Higgins study: • Presence of Critical Care fellow: • Independent risk factor for increased: • Weighted hospital days (OR 1.3) • ICU LOS (OR 1.5) • “Lack of full-time ICU physician involvement increased the probability of prolonged ICU stay.” Higgins et al. CCM 2003; 31: 45
Yet not all data clear Chest 2004; 126:1292
Ensminger 2004 • Mayo Clinic • Attending present during day • By phone at night, present as needed Chest 2004; 126:1292
Ensminger 2004 • In that study of 29,000 admissions • Being admitted to the ICU at night or on weekenddid not increase mortality • Except in surgical ICU (OR 1.23) Chest 2004; 126:1292
Wunsch 2004 • Another important study with no differences found with regard to mortality of weekend admissions • After appropriate adjustment for severity of illness
It appears that patients admitted during nights/weekends may do worse than those admitted during regular hours. (an argument for 24/7 coverage) Some data that being cared for by trainees may not be so great. What about data that presence of intensivists helps?
and Continuous on-site intensivists • A few recent studies formally exploring the relationship between: • Hixson, Arabi, Luyt, Gajic Presence of 24/7 intensivists Outcome
Benefits of 24/7 • Conclusions: • Using multivariate logistic regression to control for important clinical differences, they found that: • weekend admission • evening admission • had NO significant independent effect on mortality risk • Findings are consistent with previous work demonstrating the benefit of intensive care units staffed 24 hrs/day, 7-days/wk by in-house, board-certified intensivists. Pediatr Crit Care Med 2005; 6:523–530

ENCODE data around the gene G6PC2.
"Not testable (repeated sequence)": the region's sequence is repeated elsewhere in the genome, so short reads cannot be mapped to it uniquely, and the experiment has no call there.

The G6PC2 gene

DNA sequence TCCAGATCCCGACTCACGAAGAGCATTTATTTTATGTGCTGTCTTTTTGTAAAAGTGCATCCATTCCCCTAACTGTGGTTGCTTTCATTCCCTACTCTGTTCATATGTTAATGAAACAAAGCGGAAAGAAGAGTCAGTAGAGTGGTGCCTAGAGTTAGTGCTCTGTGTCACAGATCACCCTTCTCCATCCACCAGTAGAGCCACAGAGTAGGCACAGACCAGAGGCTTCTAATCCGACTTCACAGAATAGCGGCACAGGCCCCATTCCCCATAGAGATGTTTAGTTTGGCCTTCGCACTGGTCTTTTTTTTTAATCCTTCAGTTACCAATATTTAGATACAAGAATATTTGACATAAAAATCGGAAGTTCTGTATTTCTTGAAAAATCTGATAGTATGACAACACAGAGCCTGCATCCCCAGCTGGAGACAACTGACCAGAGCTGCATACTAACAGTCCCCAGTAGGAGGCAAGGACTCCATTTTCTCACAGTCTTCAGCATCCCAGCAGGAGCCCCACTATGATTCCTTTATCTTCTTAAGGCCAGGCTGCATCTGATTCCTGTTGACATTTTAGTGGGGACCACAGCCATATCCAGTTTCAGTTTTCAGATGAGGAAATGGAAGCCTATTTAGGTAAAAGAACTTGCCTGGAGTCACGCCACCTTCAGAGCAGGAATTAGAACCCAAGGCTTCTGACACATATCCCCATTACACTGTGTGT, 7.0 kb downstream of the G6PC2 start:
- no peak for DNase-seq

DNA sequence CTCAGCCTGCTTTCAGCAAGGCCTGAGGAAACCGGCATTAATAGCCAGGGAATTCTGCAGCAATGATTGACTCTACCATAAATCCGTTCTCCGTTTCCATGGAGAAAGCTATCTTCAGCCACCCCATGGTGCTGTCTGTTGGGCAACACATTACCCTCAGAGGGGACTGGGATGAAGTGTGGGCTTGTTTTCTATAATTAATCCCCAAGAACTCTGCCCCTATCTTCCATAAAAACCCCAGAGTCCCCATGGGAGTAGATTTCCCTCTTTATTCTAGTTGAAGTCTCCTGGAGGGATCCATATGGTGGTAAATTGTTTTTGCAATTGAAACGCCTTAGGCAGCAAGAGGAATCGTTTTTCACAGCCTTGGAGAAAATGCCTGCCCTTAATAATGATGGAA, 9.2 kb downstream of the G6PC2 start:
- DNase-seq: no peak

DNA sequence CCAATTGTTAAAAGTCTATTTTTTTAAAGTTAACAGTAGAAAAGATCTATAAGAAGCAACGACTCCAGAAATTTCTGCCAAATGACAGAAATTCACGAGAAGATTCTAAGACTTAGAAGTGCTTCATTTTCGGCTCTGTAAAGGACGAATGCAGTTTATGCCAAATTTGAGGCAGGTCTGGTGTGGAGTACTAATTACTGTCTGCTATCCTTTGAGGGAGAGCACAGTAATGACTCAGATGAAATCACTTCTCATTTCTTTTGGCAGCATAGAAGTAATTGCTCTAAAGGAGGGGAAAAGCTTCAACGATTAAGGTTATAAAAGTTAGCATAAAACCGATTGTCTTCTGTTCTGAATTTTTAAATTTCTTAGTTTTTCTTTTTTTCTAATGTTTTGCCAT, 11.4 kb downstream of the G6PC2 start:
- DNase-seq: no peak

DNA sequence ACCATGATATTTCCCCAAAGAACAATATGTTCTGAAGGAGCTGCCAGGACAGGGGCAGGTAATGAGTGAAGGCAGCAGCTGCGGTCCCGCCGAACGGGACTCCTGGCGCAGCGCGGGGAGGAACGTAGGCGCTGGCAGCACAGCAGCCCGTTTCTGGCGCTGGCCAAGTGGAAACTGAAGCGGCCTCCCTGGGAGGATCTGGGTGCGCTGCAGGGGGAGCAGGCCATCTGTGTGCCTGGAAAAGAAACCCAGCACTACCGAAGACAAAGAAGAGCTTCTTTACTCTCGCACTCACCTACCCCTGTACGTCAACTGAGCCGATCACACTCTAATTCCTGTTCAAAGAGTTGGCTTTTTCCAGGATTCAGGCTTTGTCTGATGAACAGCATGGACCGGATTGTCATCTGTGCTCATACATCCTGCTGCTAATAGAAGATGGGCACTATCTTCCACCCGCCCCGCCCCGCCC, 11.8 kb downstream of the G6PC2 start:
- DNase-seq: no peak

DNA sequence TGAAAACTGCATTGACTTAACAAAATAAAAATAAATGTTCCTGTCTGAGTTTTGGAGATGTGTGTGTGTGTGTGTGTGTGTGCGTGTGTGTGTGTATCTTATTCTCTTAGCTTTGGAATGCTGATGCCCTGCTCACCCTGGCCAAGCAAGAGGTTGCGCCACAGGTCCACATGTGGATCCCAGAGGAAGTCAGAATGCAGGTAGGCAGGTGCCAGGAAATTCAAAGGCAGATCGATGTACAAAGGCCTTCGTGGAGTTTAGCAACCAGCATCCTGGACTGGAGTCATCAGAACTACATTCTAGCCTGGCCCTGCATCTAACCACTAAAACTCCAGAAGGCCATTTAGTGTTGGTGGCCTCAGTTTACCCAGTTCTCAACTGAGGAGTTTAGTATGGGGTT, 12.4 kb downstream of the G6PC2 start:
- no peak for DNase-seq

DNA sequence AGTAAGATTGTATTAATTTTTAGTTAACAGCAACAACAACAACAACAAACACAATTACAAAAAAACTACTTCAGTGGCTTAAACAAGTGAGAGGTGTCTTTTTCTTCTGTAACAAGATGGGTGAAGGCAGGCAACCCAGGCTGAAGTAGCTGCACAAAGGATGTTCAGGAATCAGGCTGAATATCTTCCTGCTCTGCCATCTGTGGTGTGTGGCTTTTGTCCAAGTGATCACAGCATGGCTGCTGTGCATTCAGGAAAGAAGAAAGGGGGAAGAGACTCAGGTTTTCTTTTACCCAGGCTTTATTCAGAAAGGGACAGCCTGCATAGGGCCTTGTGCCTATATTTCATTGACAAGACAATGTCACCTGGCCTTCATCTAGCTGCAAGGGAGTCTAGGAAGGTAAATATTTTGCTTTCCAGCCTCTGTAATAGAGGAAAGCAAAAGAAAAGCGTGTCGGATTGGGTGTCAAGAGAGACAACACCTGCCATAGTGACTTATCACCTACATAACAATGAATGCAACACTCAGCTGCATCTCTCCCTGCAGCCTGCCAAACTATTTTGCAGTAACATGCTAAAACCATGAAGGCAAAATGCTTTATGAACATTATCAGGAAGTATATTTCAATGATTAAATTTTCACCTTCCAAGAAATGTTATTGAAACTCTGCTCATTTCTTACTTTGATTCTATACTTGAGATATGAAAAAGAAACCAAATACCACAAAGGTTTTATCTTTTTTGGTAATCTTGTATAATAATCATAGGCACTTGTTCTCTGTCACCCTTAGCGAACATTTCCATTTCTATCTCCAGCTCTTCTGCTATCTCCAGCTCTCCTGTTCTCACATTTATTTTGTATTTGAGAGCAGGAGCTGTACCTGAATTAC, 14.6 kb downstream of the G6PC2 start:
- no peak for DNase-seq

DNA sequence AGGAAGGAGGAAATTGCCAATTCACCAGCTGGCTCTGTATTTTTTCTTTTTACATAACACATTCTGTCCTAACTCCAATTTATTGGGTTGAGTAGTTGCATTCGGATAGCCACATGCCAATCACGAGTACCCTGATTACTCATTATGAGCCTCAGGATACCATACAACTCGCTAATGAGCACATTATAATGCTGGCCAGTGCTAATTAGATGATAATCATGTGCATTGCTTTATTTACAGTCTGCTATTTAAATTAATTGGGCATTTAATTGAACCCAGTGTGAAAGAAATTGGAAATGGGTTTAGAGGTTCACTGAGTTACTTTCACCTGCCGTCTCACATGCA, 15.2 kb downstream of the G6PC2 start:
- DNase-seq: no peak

Benefits of 24/7 • Arabi 06 • In an intensive care unit staffed by onsite certified intensivists 24/7, we found no compromise in the care of patients admitted during weekends and weeknights. • These findings suggest that such coverage helps in ensuring • consistency of care and therefore represents a potentially improved • model for intensive care unit practice. Crit Care Med 2006;34:605–611
Arabi CCM 2006 • All emergency admissions from March 1 1999 to Feb 28, 2003 Crit Care Med 2006;34:605–611
Benefits of 24/7 • Conclusions: • Admission during off hours is common. • Off-hours admissions were not associated with higher mortality and might even be associated with a lower death rate. Crit Care Med 2007; 35: 3-11
34% day Luyt CCM 2007
Benefits of 24/7 Crit Care Med 2008; 36:36–44
Gajic 2008 • Conclusions: • The introduction of continuous (24-hr) on-site presence by a staff academic critical care specialist was associated with • improved processes of care and staff satisfaction • decreased intensive care unit complication rate and hospital length of stay. Crit Care Med 2008; 36:36–44
Recent data in the cardiac surgery ICU…
Kumar et al. 2009 in CSICU • By adding 24/7 intensivists: • Decreased likelihood of receiving blood • 30.2% v. 42.3% (p<0.05) • Less likely to arrive in ICU intubated • 43.7% v. 66.5% • Median ICU LOS decreased by 1 day • No change in ICU readmissions or mortality Ann Thoracic Surg 2009; 88: 1153-61
So can we make sense of it all? • How about a summary slide?
Why so confusing? Significant heterogeneity in: • How nights and weekends are defined • Night and weekend staffing • Adjustment for severity of illness *Inherent limitations in study design*